Today’s post covers two operators in one, because they’re so incredibly similar… to the point cut and paste of implementation, merely changing the name, return type, and a couple of variables. What are they? Count and LongCount each have two overloads: one with a predicate, and one without. Here are all four signatures: public static int Count<TSource>(     this IEnumerable<TSource> source) public static int Count<TSource>(     this IEnumerable<TSource> source,     Func<TSource, bool> predicate) public static long LongCount<TSource>(     this IEnumerable<TSource> source) public static long LongCount<TSource>(     this IEnumerable<TSource> source,     Func<TSource, bool> predicate) As you can see, the LongCount signatures are identical to Count except in terms of … Continue reading Reimplementing LINQ to Objects: Part 7 – Count and LongCount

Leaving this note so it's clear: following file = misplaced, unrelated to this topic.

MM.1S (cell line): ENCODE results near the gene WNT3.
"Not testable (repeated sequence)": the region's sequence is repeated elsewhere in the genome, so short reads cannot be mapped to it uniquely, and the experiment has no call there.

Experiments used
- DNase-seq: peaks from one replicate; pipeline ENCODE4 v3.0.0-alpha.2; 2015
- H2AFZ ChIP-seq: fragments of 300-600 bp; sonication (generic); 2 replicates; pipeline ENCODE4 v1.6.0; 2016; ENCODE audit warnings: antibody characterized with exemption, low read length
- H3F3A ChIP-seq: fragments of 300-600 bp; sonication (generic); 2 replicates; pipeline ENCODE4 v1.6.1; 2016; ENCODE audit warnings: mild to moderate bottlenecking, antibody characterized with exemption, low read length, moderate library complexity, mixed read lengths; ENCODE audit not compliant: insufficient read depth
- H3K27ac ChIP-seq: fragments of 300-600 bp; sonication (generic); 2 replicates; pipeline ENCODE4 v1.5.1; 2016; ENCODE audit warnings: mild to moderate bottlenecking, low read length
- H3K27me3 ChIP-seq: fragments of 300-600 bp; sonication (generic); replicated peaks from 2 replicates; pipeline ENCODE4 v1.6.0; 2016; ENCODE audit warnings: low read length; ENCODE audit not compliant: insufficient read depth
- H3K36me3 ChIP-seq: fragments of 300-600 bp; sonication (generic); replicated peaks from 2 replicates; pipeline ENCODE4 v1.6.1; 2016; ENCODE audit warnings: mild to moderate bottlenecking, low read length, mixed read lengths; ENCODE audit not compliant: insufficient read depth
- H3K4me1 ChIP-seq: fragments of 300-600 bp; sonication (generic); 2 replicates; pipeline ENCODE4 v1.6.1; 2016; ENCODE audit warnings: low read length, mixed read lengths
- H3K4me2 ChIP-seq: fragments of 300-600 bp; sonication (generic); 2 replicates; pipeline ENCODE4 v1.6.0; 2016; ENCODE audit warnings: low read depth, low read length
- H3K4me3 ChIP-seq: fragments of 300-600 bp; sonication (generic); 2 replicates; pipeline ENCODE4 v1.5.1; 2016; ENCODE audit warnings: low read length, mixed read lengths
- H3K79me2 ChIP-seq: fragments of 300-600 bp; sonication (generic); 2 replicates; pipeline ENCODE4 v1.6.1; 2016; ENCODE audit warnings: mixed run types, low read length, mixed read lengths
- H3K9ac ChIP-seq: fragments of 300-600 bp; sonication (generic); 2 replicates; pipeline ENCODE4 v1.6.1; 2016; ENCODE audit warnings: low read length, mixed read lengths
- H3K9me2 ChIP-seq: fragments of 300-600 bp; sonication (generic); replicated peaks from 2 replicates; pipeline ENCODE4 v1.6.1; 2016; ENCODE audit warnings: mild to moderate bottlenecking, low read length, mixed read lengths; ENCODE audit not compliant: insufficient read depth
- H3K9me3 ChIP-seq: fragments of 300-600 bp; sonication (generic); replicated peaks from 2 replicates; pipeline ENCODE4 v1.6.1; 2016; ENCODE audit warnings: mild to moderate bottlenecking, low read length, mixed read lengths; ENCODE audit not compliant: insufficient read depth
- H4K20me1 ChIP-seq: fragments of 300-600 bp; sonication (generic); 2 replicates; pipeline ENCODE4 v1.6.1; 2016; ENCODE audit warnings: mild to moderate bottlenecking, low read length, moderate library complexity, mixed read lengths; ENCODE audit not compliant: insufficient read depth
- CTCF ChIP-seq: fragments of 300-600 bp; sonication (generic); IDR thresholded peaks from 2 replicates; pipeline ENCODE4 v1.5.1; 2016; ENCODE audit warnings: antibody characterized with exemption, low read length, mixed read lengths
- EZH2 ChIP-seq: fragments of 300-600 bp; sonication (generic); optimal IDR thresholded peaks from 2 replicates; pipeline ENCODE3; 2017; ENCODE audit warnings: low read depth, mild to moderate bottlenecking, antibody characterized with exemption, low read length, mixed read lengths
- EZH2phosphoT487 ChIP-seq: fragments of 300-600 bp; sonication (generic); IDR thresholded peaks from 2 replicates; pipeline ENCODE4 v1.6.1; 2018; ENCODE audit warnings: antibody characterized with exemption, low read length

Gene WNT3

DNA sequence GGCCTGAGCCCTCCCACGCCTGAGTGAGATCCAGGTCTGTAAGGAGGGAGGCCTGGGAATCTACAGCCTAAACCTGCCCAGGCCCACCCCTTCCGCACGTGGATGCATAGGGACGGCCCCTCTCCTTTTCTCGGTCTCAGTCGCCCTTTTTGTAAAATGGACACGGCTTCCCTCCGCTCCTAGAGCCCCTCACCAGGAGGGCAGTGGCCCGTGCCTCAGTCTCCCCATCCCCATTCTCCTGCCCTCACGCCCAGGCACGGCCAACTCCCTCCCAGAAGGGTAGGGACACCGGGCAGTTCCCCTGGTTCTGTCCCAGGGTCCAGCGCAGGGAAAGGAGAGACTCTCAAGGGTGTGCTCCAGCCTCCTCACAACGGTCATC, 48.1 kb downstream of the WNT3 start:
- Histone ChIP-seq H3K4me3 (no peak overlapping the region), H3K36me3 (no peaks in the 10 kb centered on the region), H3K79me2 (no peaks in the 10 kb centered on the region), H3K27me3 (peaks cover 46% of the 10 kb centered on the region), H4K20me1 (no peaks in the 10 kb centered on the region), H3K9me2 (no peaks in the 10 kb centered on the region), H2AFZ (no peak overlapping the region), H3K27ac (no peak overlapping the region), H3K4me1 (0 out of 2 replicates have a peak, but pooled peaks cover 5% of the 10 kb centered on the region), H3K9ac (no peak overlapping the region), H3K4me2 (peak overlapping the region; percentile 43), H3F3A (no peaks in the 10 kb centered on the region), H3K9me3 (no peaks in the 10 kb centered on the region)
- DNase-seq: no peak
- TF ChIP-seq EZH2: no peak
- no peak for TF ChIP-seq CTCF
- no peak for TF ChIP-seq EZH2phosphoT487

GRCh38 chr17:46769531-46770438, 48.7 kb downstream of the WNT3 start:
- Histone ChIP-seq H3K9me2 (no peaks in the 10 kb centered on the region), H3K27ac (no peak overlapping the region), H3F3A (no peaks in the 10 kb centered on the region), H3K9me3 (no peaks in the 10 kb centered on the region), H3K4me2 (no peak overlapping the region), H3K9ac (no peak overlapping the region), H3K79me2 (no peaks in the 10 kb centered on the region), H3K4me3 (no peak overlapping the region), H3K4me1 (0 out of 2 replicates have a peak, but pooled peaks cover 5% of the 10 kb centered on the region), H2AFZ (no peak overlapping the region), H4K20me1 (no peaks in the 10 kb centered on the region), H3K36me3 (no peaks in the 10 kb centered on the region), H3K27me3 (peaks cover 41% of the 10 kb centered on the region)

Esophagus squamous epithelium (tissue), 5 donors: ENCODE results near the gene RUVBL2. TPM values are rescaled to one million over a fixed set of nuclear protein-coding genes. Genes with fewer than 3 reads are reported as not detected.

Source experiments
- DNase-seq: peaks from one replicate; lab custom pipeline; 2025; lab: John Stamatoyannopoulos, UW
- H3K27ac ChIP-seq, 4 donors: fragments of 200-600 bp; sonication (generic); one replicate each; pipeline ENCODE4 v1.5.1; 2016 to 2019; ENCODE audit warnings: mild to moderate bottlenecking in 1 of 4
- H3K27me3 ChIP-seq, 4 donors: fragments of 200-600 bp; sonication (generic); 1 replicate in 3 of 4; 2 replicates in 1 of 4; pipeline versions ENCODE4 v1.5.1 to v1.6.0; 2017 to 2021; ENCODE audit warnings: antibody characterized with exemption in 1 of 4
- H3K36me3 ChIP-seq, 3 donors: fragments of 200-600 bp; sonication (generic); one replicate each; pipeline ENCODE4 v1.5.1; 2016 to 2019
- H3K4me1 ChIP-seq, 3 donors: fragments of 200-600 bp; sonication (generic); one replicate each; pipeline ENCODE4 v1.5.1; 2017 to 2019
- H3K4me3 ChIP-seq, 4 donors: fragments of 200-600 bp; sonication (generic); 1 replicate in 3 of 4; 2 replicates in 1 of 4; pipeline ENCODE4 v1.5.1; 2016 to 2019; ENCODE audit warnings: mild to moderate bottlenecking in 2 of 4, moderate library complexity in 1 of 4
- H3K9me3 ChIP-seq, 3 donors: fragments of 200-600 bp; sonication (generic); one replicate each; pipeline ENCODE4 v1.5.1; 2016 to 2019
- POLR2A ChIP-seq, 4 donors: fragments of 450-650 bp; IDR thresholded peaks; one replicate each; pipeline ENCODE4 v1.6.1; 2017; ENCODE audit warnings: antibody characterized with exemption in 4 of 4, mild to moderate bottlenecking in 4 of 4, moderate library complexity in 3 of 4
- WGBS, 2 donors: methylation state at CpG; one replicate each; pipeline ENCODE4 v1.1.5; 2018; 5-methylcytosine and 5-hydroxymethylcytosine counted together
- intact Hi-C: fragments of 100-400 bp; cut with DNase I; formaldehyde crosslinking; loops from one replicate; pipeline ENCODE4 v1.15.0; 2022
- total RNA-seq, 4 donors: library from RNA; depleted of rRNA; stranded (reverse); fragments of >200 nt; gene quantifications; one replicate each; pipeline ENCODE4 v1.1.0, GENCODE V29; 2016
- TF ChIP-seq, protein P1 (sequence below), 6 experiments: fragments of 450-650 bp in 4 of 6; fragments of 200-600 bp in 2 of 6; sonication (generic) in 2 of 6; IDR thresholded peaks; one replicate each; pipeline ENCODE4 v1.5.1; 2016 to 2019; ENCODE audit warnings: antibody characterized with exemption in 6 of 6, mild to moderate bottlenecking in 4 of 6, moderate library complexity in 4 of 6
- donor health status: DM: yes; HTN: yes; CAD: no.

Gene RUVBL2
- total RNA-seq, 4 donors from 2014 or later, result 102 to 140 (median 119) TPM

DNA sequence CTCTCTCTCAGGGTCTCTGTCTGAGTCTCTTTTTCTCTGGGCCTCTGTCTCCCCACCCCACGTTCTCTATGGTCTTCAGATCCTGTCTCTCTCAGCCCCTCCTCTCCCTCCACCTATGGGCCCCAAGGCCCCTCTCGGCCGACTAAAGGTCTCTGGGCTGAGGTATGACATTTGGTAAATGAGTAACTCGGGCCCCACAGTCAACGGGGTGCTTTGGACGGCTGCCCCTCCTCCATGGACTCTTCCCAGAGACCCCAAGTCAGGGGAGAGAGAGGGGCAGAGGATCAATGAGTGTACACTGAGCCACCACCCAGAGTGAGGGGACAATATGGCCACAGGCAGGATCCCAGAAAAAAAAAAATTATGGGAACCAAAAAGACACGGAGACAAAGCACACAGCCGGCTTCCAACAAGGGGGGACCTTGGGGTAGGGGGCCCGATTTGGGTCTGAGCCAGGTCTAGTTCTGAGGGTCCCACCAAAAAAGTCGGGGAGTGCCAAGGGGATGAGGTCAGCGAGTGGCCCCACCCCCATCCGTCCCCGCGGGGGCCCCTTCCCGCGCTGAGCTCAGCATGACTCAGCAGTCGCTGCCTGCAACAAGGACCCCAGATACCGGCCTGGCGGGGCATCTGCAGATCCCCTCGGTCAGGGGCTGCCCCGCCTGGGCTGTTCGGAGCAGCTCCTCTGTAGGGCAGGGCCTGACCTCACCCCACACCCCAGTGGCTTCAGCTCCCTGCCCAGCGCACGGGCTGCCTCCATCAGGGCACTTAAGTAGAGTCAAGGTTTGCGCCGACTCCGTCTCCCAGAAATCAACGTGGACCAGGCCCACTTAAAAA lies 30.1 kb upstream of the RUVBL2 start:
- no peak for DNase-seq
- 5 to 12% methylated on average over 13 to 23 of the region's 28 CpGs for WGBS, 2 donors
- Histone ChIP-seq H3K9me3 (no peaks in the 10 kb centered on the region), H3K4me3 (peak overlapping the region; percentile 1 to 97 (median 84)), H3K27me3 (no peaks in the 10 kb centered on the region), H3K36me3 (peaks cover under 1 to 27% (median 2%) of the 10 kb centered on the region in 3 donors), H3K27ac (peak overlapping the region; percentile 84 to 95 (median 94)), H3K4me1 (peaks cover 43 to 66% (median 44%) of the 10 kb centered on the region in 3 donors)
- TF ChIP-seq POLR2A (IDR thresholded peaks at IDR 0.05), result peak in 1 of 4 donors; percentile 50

Reimplementing LINQ to Objects: Part 6 – Repeat

A trivial method next, with even less to talk about than "Empty"… "Repeat". This blog post is merely a matter of completeness. What is it? "Repeat" is a static, generic non-extension method with a single overload: public static IEnumerable<TResult> Repeat<TResult>(     TResult element,     int count) It simple returns a sequence which contains the specified element, repeated "count" times. The only argument validation is that "count" has to be non-negative. What are we going to test? There’s really not a lot to test here. I’ve thought of 4 different scenarios: A vanilla "repeat a string 3 times" sequence An empty sequence … Continue reading Reimplementing LINQ to Objects: Part 6 – Repeat

Reimplementing LINQ to Objects: Part 5 – Empty